On Wednesday, Mar. 23, the District of Columbia Public Service Commission voted two to one to approve a $6.8 billion merger between Pepco Holdings and Exelon, creating the largest investor-owned utility in the nation. Combined, the two utilities will now serve 10 million customers.
Chicago-based Exelon has the largest number of nuclear reactors in the nation, with operations throughout the Mid-Atlantic, New England and Midwest. Pepco is (was) an electric utility, serving customers in the Washington, D.C. and surrounding areas.
The sheer size of the merger is expected to change the national utility landscape, according to an article in the March 23 issue of The Washington Post.
Two utilities first proposed the merger in 2014, and the proposed merger had already been approved by the Federal Energy Regulatory Commission, the U.S. Justice Department, and the public service commissions in Maryland, Delaware and New Jersey. Standing in the way of completion, though, was the DC Commission, which first voted the proposal down in August 2015 and then again in February 2016.
As such, yesterday's deal came about somewhat unexpectedly, most recently as a result of increased opposition from Mayor Muriel Bowser of Washington, D.C., and other city leaders. One concern the mayor and others had is that it is expected that current Pepco residential customers will see higher rates, which is what happened to utility customers in other cities in the past following Exelon acquisitions of those utilities. In addition, millions of dollars that Mayor Bowser had wanted to earmark to cushion residential customers from rate increases could now instead go toward credits for businesses or the federal government.
Another concern came from environmental groups, which suggested that a merger would divert Pepco from a path toward more renewables (wind and solar), given Exelon's reliance on a massive fleet of nuclear power and natural gas generating stations.
Just as there was opposition, though, there was also support, particularly from business leaders in Washington, who actively lobbied for the merger, believing that it would make the city more business-friendly. For example, one reason regulators approved the merger was because it would add commercial customers to a rate relief plan, which had only included residential customers under Pepco's original plan.
Businesses also like the strength of Exelon. That is, the merger offers the ability to add significantly more power resources (from Exelon's massive power grid) to the region that has been served by Pepco.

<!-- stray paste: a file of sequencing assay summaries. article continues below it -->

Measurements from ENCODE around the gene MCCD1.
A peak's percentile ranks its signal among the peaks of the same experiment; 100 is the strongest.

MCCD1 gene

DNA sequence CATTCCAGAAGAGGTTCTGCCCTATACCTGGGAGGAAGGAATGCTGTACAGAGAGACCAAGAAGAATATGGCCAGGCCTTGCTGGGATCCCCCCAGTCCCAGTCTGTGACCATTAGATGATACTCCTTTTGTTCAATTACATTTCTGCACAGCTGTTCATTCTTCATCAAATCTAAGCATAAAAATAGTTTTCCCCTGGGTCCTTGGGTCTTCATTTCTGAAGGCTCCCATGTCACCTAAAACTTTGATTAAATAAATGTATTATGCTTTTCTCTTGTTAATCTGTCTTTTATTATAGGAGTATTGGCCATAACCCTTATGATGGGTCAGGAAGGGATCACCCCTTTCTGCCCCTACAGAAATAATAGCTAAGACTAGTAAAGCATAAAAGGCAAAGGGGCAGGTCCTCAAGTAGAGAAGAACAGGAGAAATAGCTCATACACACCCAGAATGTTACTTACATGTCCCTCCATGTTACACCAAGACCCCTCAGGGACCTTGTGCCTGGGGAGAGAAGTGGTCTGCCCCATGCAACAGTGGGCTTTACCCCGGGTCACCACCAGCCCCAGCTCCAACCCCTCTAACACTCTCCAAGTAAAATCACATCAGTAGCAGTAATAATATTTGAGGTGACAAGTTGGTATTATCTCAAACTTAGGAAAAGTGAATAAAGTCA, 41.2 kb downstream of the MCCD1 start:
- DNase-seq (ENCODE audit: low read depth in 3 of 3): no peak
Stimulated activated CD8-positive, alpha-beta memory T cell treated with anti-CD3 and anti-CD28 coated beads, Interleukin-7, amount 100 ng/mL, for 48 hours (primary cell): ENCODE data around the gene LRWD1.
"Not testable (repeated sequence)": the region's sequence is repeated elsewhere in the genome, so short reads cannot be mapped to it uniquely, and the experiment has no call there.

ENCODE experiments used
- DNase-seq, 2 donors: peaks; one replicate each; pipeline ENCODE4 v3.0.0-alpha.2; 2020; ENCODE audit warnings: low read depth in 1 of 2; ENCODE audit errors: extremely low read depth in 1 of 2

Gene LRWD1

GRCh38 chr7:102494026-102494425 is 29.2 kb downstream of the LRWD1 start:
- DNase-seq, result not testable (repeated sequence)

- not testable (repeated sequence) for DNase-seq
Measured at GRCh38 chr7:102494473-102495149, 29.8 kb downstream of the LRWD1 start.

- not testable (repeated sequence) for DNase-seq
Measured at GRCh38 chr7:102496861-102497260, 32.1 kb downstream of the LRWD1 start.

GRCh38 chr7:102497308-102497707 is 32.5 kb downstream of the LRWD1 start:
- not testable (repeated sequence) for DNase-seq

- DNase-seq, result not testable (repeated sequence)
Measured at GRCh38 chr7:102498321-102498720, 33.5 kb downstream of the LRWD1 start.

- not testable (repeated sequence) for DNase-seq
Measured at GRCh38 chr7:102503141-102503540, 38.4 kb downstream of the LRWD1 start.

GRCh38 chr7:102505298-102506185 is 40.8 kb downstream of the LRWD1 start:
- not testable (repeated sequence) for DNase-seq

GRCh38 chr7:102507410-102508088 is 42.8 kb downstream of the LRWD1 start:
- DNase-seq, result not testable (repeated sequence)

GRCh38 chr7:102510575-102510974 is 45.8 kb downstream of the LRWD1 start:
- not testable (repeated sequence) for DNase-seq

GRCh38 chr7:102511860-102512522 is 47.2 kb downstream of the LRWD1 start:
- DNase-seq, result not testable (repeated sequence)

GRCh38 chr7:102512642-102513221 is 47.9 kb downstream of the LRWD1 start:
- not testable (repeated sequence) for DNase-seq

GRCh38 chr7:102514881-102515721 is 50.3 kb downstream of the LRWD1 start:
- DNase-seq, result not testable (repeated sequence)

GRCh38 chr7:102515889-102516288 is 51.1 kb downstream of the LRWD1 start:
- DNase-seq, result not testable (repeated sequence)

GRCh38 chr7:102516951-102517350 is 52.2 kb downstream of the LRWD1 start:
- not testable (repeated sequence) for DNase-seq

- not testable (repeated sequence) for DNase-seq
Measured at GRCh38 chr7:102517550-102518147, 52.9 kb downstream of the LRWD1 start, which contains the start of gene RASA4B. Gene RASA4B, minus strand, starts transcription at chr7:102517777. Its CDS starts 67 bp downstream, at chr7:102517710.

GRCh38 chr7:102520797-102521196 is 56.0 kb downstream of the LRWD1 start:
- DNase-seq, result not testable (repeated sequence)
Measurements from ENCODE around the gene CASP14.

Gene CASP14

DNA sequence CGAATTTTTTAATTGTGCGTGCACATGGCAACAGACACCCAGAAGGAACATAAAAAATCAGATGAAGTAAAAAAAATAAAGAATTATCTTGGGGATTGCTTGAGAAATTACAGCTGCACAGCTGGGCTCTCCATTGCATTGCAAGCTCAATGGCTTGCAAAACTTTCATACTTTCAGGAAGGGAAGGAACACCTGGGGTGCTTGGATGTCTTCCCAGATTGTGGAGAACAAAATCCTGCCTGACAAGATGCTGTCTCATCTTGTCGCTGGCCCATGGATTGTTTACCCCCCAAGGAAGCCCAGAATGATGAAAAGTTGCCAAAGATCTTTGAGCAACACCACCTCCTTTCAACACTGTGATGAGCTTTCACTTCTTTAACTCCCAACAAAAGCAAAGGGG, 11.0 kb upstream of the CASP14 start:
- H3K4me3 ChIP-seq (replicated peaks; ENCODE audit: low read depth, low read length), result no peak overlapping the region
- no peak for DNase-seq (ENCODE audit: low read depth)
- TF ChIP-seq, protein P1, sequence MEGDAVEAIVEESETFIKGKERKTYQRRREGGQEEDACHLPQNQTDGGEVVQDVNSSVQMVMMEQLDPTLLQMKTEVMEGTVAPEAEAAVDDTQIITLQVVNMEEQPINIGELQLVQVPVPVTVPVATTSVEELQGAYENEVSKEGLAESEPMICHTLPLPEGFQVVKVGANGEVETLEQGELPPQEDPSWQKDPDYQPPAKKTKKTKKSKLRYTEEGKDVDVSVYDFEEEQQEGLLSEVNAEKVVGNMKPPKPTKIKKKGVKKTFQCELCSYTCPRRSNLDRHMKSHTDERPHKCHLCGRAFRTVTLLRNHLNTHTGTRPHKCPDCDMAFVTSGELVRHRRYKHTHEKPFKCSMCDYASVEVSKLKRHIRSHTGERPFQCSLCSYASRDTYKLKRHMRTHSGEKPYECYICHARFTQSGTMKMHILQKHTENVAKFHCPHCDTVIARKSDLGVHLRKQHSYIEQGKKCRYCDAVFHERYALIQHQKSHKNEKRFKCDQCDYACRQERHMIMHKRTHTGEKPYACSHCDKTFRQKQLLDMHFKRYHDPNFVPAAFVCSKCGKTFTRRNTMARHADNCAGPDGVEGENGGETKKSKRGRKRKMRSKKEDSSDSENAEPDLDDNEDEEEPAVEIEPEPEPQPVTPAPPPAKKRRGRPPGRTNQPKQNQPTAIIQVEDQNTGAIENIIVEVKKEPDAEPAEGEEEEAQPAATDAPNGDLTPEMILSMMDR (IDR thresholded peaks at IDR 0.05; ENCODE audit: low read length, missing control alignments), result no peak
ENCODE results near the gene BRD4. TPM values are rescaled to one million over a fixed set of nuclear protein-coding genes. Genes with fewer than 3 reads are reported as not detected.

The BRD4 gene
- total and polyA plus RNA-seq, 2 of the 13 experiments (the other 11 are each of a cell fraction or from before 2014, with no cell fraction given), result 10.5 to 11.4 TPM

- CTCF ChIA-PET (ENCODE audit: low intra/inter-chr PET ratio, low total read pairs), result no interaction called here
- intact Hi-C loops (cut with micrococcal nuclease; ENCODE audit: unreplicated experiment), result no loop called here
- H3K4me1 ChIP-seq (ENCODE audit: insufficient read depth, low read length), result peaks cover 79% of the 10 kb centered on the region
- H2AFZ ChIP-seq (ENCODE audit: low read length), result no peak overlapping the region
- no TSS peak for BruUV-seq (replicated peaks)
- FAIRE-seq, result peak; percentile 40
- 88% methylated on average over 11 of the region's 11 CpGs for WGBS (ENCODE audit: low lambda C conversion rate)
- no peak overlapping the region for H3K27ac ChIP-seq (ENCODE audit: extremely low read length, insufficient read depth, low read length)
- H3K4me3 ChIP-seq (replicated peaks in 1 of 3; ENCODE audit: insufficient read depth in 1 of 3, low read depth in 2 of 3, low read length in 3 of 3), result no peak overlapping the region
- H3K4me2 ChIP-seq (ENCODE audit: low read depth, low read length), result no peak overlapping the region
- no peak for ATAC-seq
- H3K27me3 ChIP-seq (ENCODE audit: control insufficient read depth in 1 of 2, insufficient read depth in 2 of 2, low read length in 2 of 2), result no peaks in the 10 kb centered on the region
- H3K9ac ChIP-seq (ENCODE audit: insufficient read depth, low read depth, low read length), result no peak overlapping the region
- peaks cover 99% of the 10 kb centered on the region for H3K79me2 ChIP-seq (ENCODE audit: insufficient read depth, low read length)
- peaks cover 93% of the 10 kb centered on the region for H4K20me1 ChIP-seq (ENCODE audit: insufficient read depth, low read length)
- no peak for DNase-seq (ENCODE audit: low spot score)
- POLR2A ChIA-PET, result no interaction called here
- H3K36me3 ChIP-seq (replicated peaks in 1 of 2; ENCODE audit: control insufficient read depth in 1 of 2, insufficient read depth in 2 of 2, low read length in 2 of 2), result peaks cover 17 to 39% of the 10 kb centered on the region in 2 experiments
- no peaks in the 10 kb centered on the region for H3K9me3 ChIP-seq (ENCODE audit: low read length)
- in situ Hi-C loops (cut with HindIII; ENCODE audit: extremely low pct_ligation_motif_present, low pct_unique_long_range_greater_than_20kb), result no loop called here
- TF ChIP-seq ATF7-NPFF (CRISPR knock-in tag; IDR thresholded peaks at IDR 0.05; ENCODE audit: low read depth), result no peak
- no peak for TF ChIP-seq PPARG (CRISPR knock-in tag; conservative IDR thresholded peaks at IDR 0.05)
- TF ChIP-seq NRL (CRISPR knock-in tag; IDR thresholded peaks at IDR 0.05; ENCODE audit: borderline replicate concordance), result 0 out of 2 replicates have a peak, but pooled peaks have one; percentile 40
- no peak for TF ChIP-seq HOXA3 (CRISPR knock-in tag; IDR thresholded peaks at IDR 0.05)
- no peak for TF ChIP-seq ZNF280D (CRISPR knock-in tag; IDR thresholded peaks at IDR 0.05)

"It gives us more resiliency against storms, cyberattacks and more," said James C. Dinegar, president of the Greater Washington Board of Trade, in the Washington Post article. "It also gives us quicker restart time, because resources are closer."
The two utilities acted quickly on hearing the news, completing and filing paperwork that same day, and eliminating Pepco stock from the New York Stock Exchange as of Thursday (with shareholders receiving appropriate compensation).
As part of the deal, Exelon agreed to provide slightly over $100 million (about $50 a customer) to Pepco's customers for benefits such as rate credits, assistance for low-income customers, and energy-efficiency measures. In specific, this includes a deposit of $72.8 million in a "customer investment fund," $11.25 million for energy efficiency and conservation programs targeted to low-income residents, and another $21.55 million for pilot projects such as modernizing the electric distribution grid.
"These benefits would not be available to District ratepayers if the merger is not approved," said the D.C. Commission in a statement.
The future? While the deal has been approved, stakeholders can still seek a stay on the Commission's ruling, and Mayor Bowser has yet to say whether she would attempt to do so.
"It appears the Public Service Commission favors government and commercial ratepayers over D.C. residents," said the mayor in a statement. "Instead of a three-year rate increase reprieve that we negotiated, it appears that D.C. residents will be hit with a rate increase as soon as this summer."
If the deal does stay in place, the implications are significant. An article in Wednesday's The Baltimore Sun noted that the deal provides Exelon with the steady, regulated earnings of Pepco, to help offset the losses at its nuclear power plants.
"It also follows a trend of consolidation within the U.S. utility industry as power companies face tepid electricity demand, lower energy prices, and rising costs to upgrade old equipment and comply with pollution regulations,” the article stated.